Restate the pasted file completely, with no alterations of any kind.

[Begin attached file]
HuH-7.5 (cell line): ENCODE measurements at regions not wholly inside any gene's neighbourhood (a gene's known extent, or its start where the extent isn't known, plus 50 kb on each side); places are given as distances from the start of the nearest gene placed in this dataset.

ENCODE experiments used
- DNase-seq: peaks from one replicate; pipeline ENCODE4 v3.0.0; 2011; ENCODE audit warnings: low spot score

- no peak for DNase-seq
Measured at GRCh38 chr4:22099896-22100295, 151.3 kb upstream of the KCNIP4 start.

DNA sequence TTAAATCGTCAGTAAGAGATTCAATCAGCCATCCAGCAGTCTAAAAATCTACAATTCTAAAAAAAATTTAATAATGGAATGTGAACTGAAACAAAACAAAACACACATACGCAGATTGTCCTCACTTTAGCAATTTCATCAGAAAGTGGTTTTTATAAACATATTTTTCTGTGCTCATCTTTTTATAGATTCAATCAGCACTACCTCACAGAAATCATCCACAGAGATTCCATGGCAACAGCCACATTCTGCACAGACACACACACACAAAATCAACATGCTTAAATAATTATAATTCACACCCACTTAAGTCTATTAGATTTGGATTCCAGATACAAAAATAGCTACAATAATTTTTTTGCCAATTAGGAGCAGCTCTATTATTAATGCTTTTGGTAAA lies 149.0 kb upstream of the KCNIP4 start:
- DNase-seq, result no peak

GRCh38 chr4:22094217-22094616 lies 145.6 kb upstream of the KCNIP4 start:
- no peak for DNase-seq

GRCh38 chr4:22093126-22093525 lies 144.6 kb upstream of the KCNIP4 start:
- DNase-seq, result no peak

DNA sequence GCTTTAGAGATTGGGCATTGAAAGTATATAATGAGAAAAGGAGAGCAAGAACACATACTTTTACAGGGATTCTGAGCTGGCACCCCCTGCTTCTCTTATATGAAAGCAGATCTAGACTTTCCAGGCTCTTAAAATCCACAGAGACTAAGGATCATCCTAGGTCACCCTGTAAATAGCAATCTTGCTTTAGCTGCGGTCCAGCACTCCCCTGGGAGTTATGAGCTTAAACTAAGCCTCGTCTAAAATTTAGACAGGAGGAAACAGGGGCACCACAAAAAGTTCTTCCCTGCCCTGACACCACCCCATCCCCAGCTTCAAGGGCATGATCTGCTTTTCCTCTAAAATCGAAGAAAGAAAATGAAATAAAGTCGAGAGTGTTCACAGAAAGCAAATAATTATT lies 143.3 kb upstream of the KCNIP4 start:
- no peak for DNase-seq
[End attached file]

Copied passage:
HuH-7.5 (cell line): ENCODE measurements at regions not wholly inside any gene's neighbourhood (a gene's known extent, or its start where the extent isn't known, plus 50 kb on each side); places are given as distances from the start of the nearest gene placed in this dataset.

ENCODE experiments used
- DNase-seq: peaks from one replicate; pipeline ENCODE4 v3.0.0; 2011; ENCODE audit warnings: low spot score

- no peak for DNase-seq
Measured at GRCh38 chr4:22099896-22100295, 151.3 kb upstream of the KCNIP4 start.

DNA sequence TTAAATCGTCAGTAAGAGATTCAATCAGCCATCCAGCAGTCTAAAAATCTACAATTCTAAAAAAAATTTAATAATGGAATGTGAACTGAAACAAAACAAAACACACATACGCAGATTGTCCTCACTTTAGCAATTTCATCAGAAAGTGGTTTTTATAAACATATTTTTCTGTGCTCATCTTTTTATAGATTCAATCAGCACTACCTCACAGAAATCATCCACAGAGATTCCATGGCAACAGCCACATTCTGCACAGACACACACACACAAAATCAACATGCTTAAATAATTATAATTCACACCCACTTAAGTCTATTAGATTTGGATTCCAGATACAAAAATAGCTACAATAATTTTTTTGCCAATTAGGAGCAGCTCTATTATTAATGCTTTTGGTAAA lies 149.0 kb upstream of the KCNIP4 start:
- DNase-seq, result no peak

GRCh38 chr4:22094217-22094616 lies 145.6 kb upstream of the KCNIP4 start:
- no peak for DNase-seq

GRCh38 chr4:22093126-22093525 lies 144.6 kb upstream of the KCNIP4 start:
- DNase-seq, result no peak

DNA sequence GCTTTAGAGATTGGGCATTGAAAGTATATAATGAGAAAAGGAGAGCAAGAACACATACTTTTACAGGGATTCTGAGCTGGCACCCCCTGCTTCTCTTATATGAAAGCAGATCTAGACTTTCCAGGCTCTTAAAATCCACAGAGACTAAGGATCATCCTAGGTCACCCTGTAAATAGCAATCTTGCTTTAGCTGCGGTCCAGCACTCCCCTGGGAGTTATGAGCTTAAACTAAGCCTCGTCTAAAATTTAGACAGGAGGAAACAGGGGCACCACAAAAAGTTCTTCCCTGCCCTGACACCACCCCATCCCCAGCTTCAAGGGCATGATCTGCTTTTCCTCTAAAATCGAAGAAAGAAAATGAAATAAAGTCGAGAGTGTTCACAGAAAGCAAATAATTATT lies 143.3 kb upstream of the KCNIP4 start:
- no peak for DNase-seq